[gdal-dev] git(hub) migration ?

Even Rouault even.rouault at spatialys.com
Wed Sep 6 06:14:26 PDT 2017


I've heard a few voices speaking/asking/begging for a git/github migration. At some point 
we'll certainly have to do it, as SVN vs git is beginning to feel more and more like CVS vs SVN 
15 years ago.

I can see different options :

1) migrate to git, and remain within the OSGeo infrastructure. This is for example the case of 
GEOS which uses the Trac git plugin and the GOGS (or is gitea?) git hosting (https://
git.osgeo.org/gogs/geos/geos.git). gogs/gitea tries to replicate most github functionalities, 
but feature parity is still not there (you cannot comment on a commit e.g). We could still 
offer github as a mirror, which would ease contributions a bit compared to the current git-
>svn situation, but the "Merge" button from github couldn't (shouldn't) be used.

2) migrate code to github, accept pull requests (PR) directly there. Tickets still managed in 
Trac. But then we have no automated link between Trac and github (unless there's a Trac 
plugin for that). A few other OSGeo projects are in a similar situation: QGIS with Redmine for 
tickets and github for PR&code, GeoServer with JIRA for tickets and github for PR&code. I've 
some experience with the QGIS situation: Redmine can include github commit references if 
the git commit message includes the ticket number. But, of course, the other way doesn't 
work: from github UI, the #XXXX link doesn't work (or would point to a unrelated PR with 
same number). So this is middly satisfactory, and a regression from our current situation.

3) migrate code and tickets to github. I guess this would match most (especially occasional) 
contributor wishes regarding the "social" aspect. What would be needed is Trac -> github 
ticket migration. Thomas Bonfort did it for MapServer at some point, but he lost the script if I 
remember well (I can see in https://stackoverflow.com/questions/6671584/how-to-export-trac-to-github-issues a number of possibilities listed). One issue also is we have numbers 
taken by existing github pull requests, so there would be collisions on import (we could 
decide either to sacrifice colliding Trac tickets, as there are really old, currently the colision 
appear for tickets older than 2003, or move them to an available github ticket number. Or to 
sacrifice existing PR, but there are a few pending ones)
There's also the valid concern about being tied with github.com regarding tickets. Recently I 
found https://github.com/josegonzalez/python-github-backup 
which can backup code, issues, pull requests, etc.. using the github API. 
Quickly tested it on their own repo. Seems to work (**), although a bit slow ( requires 2 GET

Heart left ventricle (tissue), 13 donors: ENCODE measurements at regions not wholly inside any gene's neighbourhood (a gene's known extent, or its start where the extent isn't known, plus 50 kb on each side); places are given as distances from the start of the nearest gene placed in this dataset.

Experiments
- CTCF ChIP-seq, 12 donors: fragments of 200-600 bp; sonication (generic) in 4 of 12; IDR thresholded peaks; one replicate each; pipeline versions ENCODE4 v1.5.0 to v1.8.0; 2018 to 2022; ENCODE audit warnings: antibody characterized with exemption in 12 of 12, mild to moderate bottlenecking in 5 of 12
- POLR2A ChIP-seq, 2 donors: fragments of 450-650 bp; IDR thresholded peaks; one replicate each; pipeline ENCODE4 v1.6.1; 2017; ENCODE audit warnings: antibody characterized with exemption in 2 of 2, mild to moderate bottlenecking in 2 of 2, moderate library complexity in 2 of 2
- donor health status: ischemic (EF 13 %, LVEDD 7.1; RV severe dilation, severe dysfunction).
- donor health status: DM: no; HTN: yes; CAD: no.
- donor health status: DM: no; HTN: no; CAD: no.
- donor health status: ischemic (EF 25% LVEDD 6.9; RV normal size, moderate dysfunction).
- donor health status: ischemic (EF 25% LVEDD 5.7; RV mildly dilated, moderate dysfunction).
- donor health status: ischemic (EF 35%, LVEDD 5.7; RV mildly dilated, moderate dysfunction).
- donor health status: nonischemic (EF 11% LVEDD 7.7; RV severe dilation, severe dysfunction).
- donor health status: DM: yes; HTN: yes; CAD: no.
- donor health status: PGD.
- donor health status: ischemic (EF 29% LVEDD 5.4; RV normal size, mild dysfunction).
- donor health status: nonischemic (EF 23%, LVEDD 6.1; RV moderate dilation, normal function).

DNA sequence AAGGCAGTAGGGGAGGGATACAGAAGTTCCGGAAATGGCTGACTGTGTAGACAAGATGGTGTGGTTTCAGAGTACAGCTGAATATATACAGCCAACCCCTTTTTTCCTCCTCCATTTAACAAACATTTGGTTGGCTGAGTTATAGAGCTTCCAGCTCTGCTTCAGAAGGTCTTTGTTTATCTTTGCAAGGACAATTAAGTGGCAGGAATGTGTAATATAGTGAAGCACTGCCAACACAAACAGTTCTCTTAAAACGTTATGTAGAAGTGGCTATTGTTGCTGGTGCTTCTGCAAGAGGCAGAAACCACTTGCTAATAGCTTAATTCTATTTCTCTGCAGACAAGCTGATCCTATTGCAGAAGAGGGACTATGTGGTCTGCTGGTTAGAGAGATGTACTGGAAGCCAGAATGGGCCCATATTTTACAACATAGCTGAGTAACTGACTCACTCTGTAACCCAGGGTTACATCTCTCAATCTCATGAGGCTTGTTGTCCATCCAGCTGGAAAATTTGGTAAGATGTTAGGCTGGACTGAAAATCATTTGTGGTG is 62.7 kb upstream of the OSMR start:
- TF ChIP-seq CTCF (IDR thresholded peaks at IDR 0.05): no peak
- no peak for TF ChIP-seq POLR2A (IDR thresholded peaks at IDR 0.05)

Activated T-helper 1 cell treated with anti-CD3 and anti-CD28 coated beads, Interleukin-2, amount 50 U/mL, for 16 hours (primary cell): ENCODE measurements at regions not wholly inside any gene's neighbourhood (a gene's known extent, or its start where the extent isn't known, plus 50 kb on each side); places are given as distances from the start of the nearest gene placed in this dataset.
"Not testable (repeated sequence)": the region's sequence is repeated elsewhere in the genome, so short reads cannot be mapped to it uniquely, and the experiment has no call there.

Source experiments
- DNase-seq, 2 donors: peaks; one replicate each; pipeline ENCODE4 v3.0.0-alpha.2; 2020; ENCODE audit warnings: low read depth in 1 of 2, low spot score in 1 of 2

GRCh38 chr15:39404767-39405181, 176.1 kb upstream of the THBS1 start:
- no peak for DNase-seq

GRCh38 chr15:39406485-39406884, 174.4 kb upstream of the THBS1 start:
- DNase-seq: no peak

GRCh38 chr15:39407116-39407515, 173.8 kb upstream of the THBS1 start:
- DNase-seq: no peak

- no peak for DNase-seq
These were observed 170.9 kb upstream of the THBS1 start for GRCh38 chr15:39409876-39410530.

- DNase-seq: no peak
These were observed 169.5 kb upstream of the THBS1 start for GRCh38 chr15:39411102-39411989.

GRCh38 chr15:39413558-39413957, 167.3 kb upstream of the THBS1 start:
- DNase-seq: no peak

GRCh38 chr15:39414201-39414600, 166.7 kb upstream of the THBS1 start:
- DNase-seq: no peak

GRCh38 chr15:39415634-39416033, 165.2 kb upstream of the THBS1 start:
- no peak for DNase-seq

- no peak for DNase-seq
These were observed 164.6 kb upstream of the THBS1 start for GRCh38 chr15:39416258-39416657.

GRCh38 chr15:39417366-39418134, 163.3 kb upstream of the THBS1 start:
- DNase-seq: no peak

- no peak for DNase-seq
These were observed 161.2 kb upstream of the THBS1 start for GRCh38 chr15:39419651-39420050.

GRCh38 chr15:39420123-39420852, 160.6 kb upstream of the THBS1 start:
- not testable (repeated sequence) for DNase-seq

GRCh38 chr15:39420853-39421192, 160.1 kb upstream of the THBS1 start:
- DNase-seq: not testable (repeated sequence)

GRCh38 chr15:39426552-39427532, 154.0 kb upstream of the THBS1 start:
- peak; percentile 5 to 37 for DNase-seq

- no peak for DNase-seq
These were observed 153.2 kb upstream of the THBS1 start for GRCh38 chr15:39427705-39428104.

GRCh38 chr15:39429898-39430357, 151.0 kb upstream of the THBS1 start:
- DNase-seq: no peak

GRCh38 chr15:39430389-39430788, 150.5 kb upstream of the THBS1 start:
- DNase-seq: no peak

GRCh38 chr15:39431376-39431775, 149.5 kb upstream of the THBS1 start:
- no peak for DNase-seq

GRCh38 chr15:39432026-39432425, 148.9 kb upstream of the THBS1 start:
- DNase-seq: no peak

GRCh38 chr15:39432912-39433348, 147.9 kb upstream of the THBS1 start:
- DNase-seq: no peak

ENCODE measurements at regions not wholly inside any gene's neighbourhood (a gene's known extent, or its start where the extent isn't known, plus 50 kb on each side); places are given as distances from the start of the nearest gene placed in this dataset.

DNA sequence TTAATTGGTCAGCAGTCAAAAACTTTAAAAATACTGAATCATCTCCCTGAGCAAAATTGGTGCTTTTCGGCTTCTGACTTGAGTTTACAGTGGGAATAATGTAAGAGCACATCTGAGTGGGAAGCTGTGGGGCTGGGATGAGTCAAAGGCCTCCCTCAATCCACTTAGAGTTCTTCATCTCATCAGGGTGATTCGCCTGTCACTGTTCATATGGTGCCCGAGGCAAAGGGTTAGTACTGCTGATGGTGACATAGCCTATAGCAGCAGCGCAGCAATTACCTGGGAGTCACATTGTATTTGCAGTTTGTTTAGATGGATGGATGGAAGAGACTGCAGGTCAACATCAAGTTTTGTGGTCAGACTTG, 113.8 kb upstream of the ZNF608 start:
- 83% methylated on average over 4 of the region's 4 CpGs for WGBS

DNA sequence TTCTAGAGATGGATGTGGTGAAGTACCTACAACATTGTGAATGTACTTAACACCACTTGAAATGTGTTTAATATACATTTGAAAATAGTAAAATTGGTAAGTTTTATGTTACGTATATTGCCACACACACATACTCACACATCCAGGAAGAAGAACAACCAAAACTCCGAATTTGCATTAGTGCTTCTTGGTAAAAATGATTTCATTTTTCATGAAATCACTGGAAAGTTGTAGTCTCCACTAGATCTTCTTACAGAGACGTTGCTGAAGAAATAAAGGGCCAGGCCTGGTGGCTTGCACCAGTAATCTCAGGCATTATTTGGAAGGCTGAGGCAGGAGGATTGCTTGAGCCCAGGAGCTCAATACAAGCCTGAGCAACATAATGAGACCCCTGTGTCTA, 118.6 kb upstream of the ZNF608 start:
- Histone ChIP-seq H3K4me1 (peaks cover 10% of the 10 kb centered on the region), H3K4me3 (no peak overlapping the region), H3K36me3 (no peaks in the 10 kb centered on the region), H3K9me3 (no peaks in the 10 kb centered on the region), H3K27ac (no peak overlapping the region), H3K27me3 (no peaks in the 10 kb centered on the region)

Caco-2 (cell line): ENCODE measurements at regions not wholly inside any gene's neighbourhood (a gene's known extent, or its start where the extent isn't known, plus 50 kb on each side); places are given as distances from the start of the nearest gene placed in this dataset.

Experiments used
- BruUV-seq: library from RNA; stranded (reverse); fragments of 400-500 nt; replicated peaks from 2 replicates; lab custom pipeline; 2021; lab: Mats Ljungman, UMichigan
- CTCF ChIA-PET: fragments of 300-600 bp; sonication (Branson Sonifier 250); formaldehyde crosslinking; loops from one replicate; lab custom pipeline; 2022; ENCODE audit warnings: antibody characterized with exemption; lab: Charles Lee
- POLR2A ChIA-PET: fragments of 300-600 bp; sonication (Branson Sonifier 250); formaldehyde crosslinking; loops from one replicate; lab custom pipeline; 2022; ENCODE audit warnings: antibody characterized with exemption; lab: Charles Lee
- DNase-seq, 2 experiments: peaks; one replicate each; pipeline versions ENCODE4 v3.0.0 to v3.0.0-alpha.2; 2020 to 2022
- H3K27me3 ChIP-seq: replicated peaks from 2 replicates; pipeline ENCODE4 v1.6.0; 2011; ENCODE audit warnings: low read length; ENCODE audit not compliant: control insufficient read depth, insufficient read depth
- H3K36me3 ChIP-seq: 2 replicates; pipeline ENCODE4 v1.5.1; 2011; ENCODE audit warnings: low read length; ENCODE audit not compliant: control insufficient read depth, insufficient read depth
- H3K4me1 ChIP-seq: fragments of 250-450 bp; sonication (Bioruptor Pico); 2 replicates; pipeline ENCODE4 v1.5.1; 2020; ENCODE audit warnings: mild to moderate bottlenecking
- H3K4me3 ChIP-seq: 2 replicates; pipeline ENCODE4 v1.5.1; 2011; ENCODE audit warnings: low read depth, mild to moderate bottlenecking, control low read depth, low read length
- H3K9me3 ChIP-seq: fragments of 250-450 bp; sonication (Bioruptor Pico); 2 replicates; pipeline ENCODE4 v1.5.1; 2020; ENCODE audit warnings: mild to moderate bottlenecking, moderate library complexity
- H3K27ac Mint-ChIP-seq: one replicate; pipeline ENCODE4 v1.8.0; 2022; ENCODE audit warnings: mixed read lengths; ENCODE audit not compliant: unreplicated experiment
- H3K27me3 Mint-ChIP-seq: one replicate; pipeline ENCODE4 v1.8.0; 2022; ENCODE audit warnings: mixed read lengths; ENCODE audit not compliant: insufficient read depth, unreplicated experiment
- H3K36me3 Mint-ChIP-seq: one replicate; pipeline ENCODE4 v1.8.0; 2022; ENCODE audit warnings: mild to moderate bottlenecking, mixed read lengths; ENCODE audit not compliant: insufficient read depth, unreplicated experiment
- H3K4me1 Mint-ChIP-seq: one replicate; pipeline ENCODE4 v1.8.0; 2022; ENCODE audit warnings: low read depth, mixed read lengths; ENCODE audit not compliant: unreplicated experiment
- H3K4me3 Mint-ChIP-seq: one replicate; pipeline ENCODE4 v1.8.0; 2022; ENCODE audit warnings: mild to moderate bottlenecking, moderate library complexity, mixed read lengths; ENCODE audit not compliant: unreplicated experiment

per issue / pull request to retrieve extra details that are not retrieved by the global request 
you showed above). It has an incremental mode though which should make it efficient.

My synthetic view of the situation:
1) is a pure free sofware & free hosting approach. Relies on SAC being appropriately man and 
machine powered (same as with SVN / Trac currently)
2) mixed solution. we still have ownership on all our data (code & tickets). but the separation 
between a ticket system and code+PR isn't ideal from a usability point of view
3) offers probably the best contributor experience. We loose a bit of control, but a backup(*) 
strategy exists (at least for now). I'd tend to favor this approach.

I'm not sure if the current git mirror shouldn't be re-done from scratch. Its main drawback is 
that svn tags are reported as git branches, instead of git tags. I probably mis-configured 
things when I initiated the mirror a few years ago. Not completely sure this is worth the 
effort though. We can probably live with those existing mis-created tags, and use proper git 
tags for the future.

The release procedure / script would also have to be updated. Probably other things too.

There's also the question of the Trac Wiki, although this one might be defered for a later 

So this email is mostly to say I'm open to the idea, but I'd appreciate if someone else could 
take the lead on this. I'd be happy to help. A RFC to formalize the move would be needed.


(*) Backup might not be the inappropriate term, since this implies that you can easily restore 
things. If github closes or requires (insane) fees for open source projects, those saved tickets 
will have to be re-injected in some to-be-defined alternative, but at least their content is 
readable (json)

(**) steps:
1) pip install github-backup
2) in github UI, create a personnal access token, so as to be able to use authenticated 
requests to github API, to bypass the rate limit of unauthenticated requests (you can use it 
even for repositories that you don't own)
3) github-backup -i -R python-github-backup josegonzalez --issues --issue-comments --issue-
events --pulls --pull-comments --pull-commits -t ${your_github_token}

Spatialys - Geospatial professional services
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